Realistic curing conditions (as likely found on site) of 15 °C, 85 % RH, representing an average of summer climate in Devon were compared with standard recommended laboratory conditions of 20 °C 65 % RH. The study evaluates the development of the internal structure of mortar samples (mechanical properties, pore structure, water absorption and desorption behaviour) after curing for 28 and 90 days, producing early and medium-aged mortars respectively, under those two curing conditions. The research also evaluates the implication for laboratory characterisation: whether it is of significant importance to use realistic curing conditions if the mortar is later to be applied on a specific site or building. A range of mortar mixes, representing some conservation repointing mortars, was prepared using natural-hydraulic lime (NHL 2, St Astier), quartz sand, and crushed Portland limestone.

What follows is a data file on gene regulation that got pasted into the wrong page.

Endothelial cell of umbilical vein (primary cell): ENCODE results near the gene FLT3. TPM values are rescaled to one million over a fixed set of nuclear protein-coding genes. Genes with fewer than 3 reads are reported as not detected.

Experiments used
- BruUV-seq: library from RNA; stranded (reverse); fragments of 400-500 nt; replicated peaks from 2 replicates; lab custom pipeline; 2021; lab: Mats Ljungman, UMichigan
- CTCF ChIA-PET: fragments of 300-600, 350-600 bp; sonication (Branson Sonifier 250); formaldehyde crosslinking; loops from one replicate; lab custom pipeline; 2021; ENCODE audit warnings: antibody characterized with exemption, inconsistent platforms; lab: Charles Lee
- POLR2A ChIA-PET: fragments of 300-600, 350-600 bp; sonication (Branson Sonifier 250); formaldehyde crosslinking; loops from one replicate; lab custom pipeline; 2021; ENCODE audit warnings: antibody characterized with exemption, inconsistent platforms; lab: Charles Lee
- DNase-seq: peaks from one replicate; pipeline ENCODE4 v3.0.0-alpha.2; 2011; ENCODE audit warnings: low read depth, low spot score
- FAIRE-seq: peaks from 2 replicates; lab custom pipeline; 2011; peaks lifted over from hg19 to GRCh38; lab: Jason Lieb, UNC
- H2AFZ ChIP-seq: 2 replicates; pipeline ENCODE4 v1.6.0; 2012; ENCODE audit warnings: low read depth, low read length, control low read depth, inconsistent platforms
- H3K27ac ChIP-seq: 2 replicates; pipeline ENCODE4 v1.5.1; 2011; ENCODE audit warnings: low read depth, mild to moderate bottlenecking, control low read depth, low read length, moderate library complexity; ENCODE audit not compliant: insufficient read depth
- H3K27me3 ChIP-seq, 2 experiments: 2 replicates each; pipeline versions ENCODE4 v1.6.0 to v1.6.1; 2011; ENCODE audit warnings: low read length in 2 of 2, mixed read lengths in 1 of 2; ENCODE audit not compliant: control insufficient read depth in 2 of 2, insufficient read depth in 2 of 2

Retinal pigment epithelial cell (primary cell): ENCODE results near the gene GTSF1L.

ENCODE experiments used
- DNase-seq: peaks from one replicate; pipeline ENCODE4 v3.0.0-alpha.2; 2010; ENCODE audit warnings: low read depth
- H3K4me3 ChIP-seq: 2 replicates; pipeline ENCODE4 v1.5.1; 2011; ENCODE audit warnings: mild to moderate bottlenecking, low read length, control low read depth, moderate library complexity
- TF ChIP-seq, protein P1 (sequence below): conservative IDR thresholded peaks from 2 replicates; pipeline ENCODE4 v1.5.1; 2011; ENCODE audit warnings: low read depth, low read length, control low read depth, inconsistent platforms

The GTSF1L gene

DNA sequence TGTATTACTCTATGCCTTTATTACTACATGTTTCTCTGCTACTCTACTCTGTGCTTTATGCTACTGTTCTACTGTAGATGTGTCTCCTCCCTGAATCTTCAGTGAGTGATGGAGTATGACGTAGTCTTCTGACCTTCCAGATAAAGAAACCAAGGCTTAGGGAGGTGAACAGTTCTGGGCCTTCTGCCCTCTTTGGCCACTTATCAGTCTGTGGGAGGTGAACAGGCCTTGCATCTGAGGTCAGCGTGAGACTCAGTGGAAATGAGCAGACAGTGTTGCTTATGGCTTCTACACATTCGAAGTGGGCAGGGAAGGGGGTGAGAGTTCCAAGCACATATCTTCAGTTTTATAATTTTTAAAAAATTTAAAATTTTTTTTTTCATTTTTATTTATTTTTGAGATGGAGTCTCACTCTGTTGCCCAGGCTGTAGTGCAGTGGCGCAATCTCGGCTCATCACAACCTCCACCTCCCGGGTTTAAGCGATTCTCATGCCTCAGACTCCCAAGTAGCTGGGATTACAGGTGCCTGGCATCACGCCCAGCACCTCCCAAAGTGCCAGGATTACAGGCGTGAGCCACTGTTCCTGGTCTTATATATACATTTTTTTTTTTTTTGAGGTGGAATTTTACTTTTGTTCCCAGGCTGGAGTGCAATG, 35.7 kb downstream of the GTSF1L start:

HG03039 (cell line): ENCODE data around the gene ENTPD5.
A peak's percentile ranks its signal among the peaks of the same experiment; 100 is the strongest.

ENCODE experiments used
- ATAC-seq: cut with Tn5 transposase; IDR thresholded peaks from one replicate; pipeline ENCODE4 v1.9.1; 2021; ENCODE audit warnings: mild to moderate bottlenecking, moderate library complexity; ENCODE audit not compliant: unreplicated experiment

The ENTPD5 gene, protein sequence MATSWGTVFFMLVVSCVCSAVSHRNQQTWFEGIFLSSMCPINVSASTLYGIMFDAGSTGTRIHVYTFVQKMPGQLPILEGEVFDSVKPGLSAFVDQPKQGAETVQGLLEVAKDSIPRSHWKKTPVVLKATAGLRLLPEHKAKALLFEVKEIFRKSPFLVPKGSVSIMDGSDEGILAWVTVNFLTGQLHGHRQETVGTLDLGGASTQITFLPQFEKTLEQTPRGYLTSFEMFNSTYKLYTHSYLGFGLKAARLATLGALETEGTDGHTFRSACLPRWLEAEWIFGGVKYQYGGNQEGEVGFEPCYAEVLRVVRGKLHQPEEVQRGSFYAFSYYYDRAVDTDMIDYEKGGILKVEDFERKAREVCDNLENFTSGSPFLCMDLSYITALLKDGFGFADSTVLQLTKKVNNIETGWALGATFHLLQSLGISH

Results show that significant differences are found in laboratory evaluations of mechanical properties of the same NHL mortar exposed to different curing conditions, especially at early age and for mortar made with quartz sand. Findings show that laboratory evaluation should be made on samples cured under realistic conditions if information on the early to medium-term (up to 90 days) characteristics of NHL mortar is required. Overall, humid curing conditions could help NHL mortars gain good internal structure more quickly, minimising the risk of early failure of repointing mortar exposed in a harsh humid environment.

Read the article here.